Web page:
Immaculate Mary, your praises we sing;
Who reignest in splendor with Jesus our King.
Ave, ave, ave, Maria! Ave, ave, Maria!

Last night our Family Formation students had class and discussed everything Marian.

My wife taught the 6th grade class and this is what she did for class:

1) She broke the kids up into 5 groups and they rotated to 5 different stations about Mary.

2) The 5 Stations explored the following:

1. Original Sin

2. What we as Catholics believe about Mary

3. Why wear a Scapular or Miraculous Medal

4. Developing a devotion to Mary in the Rosary

5. Marian Apparitions

3) After students spent time at each station they took a quiz reviewing what they learned at each station.

4) My wife shared that this not only helped them learn about Mary but it engaged them to a far greater degree than if they would have just talked about it with students sitting at their desks.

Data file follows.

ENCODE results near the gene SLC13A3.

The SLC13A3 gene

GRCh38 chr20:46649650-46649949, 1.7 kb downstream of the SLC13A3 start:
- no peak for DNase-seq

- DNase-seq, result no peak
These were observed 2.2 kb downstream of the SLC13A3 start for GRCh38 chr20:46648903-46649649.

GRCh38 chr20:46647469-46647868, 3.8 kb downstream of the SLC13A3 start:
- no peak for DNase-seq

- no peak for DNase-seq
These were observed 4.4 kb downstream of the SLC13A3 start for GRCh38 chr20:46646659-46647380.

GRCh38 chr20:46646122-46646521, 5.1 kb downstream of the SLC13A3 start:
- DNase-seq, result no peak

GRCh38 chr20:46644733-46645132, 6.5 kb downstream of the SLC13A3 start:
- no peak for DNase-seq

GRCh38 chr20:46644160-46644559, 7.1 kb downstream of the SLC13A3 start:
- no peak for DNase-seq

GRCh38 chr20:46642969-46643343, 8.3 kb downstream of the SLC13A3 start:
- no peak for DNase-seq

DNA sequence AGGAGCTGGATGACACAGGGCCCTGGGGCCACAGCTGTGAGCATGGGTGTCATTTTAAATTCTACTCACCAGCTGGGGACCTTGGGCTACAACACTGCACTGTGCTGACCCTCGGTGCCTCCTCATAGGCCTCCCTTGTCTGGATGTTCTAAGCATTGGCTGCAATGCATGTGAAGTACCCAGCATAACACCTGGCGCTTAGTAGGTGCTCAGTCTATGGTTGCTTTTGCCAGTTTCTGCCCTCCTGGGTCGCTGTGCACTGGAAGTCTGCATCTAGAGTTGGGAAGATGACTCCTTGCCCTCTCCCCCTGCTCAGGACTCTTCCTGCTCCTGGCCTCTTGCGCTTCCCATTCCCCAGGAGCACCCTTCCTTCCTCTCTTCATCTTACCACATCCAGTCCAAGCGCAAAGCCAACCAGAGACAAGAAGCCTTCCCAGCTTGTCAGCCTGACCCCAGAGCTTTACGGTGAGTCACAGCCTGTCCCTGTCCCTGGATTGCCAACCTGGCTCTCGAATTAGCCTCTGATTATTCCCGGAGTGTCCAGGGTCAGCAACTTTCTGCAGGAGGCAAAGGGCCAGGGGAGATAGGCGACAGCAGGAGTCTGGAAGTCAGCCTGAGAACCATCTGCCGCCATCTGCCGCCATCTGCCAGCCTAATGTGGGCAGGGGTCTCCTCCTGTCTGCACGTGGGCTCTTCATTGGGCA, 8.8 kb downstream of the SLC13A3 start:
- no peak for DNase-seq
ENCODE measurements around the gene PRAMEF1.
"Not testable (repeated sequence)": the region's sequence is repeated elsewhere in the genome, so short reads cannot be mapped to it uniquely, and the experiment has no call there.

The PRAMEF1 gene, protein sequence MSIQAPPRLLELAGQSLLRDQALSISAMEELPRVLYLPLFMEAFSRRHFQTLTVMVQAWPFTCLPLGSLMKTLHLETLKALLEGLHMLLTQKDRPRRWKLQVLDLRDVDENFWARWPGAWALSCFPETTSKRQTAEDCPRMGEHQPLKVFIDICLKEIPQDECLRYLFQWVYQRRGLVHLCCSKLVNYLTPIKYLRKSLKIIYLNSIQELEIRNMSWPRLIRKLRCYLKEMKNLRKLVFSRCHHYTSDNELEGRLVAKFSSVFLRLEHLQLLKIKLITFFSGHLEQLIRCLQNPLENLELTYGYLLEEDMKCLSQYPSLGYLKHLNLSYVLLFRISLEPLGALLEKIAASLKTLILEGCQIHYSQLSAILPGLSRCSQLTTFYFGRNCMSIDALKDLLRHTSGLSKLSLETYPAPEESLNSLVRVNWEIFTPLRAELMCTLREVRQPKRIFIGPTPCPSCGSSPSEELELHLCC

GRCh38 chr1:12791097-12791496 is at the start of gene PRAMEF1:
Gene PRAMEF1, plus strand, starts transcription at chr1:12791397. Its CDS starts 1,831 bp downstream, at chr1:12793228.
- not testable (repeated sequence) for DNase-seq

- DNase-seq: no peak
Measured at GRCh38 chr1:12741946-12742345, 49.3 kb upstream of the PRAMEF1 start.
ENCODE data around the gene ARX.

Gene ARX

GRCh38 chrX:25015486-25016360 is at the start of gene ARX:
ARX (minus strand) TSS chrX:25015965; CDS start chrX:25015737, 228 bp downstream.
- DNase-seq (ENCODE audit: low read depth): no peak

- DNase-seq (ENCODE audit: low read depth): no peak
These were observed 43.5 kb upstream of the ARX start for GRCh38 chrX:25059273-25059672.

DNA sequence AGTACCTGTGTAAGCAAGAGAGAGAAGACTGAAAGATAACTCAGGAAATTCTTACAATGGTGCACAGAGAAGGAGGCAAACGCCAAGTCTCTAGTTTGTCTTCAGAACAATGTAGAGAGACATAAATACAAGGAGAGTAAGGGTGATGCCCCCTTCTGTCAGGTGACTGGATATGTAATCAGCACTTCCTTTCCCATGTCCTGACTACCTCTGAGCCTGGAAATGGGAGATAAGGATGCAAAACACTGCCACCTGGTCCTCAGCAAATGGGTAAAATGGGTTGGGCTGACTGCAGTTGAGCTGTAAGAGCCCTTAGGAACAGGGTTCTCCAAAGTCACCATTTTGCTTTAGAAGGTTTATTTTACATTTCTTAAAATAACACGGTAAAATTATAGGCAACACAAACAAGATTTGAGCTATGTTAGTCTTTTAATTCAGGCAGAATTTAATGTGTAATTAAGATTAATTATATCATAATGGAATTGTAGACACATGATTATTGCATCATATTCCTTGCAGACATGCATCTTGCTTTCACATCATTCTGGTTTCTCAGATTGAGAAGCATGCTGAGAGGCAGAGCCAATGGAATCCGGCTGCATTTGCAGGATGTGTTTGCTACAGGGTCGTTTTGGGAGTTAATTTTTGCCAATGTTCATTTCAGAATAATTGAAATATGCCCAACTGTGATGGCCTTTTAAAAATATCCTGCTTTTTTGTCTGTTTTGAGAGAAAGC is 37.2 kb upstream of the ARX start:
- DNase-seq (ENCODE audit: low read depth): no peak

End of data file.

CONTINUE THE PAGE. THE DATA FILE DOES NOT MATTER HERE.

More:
This brings me to a larger point regarding teaching on Mary.  I truly believe that by helping foster a devotion to Mary to your students it will draw them into their faith and increase their love for God and neighbor.  Mary is truly our model in faith and she draws us closer to Jesus.  It not only sounds good but it is true.  How many times have you heard people talk about their devotion to Mary as a way that had helped them grow in their faith?

Here are a few ways to help your students grow in their devotion to Mary thus leading them closer to Jesus:

 

1) Pray a decade of the Rosary as you begin or end class.  Consider picking one of the mysteries of the day (for example if you meet on Sundays or Wednesdays then choose one of the Glorious Mysteries to pray). Try to connect it to the lesson of the day or a way to ask Mary to bless your class.  I also pray at the end and offer it to Mary at the foot of the cross.

2) Point to Mary often in your teaching as a model of faith and response to God’s ways.  For example if you are talking about the Gifts of the Holy Spirit – point out how Mary shows us how to live them.

3) Pray a Marian Litany (two examples below)

Litany to the Blessed Virgin Mary

Litany to Mary of Nazareth

May today’s Solemnity of the Immaculate Conception be a reminder of Mary’s Holiness and our call to help our students grow in their faith and model her!